In addition to family members, friends play a significant role in social processes and well-being across adulthood for both men and women. Although findings are conflicting, men generally report larger social networks than women, and women's friendships are marked by greater intimacy, mutual self-disclosure, and greater emotional support. Men often report less satisfaction with their friendships than women, but the greater emotional bonds women experience may also be detrimental: Women are more likely to report more burden from their friendships than men.
Friendships comprise many different types of associations, from casual relationships to more intimate, collaborative, and enduring bonds. Friends serve as confidants, model coping strategies, enhance self-esteem, and buffer stressful life events. Although friendships are important for all age groups, research by the laboratories of Antonnuci, Levitt, and Carstensen indicates that types of relationships vary in importance over the adult life span. Young adults tend to have many friends and a wide circle of affiliations, and happiness is related to larger networks comprised of many acquaintances. By middle adulthood, people selectively reduce their number of friends and form close, long-term relationships with those remaining in their network. In late adulthood, as spouses and old friends die, maintaining relationships with close friends becomes especially central to well-being. Karen Rook's (1995) work, however, emphasizes that older adults also rely on companions for recreational activities, even if these casual friends do not provide emotional support per se.
Whether with family or friends, social connection is necessary and essential to overall well-being. Having meaningful relations is associated with decreased reactivity to stressors, greater immune functioning, decreased risk of some diseases such as hypertension, faster recovery from illness, lower chances of relapse, and even lower risk of mortality. In fact, measures of social support, such as the absence or loss of social ties, are as important in predicting mortality as other known medical indicators, such as cholesterol level and smoking history. Social connection is also important to emotional well-being, including lower rates of depression, anxiety, and sleep disturbance. Of course, not all social interactions are beneficial. Karen Rook's research indicates that negative social exchanges have stronger associations with well-being than do positive social exchanges. Such findings clarify the importance of positive social relations on well-being, and the potential risks incurred by negative exchanges.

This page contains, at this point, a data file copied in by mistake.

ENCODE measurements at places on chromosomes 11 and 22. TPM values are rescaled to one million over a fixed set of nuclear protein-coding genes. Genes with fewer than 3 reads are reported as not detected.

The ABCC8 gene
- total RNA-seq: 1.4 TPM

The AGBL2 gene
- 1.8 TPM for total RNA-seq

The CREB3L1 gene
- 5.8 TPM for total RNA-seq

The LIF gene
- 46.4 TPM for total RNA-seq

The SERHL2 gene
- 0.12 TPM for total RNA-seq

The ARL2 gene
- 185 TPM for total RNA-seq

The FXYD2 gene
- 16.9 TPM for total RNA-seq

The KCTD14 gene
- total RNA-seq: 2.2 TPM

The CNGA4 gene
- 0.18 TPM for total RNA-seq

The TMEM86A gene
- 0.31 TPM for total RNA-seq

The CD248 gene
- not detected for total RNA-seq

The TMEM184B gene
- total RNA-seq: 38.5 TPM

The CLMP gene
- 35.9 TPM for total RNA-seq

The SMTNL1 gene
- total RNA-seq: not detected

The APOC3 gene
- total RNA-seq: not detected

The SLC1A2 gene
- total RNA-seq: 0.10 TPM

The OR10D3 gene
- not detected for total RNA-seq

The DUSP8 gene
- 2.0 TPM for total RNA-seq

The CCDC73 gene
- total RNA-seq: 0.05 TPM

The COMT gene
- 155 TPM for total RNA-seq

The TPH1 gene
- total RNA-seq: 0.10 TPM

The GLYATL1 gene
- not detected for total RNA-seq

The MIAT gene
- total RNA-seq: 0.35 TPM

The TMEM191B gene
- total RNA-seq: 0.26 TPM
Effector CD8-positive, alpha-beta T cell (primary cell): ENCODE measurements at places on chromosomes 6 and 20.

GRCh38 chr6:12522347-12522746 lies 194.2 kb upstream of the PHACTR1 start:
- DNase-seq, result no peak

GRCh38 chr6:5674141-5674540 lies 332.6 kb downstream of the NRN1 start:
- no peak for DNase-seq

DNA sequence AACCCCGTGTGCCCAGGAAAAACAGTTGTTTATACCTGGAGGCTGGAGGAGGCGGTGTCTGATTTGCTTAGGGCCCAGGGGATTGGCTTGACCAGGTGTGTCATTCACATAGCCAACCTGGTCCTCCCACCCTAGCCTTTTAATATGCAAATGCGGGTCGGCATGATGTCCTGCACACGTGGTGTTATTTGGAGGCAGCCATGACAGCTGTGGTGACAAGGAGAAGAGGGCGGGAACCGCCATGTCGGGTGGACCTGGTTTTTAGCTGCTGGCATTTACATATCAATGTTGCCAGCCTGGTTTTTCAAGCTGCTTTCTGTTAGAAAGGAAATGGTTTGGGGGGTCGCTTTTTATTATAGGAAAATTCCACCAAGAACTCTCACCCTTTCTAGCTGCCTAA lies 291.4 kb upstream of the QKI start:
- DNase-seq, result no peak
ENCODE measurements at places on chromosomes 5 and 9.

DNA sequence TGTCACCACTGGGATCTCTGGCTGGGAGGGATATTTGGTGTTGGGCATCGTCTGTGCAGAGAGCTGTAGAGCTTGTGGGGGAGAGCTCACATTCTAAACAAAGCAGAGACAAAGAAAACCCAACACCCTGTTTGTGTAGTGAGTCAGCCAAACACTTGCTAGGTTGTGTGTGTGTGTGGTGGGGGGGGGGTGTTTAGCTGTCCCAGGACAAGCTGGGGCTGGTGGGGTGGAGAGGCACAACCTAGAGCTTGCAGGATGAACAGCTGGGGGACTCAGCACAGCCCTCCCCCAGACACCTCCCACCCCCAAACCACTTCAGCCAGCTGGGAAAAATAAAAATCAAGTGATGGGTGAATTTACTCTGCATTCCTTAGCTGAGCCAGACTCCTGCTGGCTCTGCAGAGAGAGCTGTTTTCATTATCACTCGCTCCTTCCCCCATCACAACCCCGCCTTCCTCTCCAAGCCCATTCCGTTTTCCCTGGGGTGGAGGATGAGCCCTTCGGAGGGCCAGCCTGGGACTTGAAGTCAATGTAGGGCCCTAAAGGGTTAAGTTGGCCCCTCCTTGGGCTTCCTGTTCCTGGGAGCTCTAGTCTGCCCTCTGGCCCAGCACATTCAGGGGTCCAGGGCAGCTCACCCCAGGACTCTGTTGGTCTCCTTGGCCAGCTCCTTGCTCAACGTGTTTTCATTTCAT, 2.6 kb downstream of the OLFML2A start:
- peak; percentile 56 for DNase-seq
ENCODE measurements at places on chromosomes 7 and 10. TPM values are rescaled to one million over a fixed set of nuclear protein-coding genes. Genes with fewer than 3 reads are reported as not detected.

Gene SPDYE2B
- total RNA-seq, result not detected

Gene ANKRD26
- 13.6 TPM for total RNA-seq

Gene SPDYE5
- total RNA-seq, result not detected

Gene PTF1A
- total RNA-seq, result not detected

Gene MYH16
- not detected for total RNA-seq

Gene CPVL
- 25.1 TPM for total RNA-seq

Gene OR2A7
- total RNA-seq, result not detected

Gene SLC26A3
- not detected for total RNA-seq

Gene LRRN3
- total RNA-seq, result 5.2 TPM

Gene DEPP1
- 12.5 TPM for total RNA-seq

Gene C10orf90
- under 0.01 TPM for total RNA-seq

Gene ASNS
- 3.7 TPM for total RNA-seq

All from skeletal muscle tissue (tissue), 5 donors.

Current knowledge suggests that social processes do not diminish in importance across the adult life span. For every age group, social connections are necessary for physical and mental well-being. Developmental processes, however, alter the structure and meaning of social relationships; over time, the number of social partners decreases, but the meaning of close friends and family members becomes even more central to the daily lives of older men and women.
Bengston, V. L. (2001). Beyond the nuclear family: The increasing importance of multigenerational bonds (The Burgess Award Lecture). Journal of Marriage & the Family, 63, 1-16. Carstensen, L. L., Isaacowitz, D. M., & Charles, S. T. (1999). Taking time seriously: Atheory of socioemotional selectivity theory. American Psychologist, 54, 165-181. Cicirelli, V. G. (1989). Feelings of attachment to siblings and well-
being in later life. Psychology & Aging, 4(2), 211-216. Fingerman, K. (2003). Mothers and their adult daughter: Mixed emotions, enduring bonds. Amherst, NY: Prometheus Books. Rook, K. S. (1995). Support, companionship, and control in older adults' social networks: Implications for well-being. In J. F. Nussbaum & J. Coupland (Eds.), Handbook of communication and aging research. LEA's communication series (pp. 437-463). Hillsdale, NJ: Erlbaum.
Susan T. Charles Melanie Horn
University of California, Irvine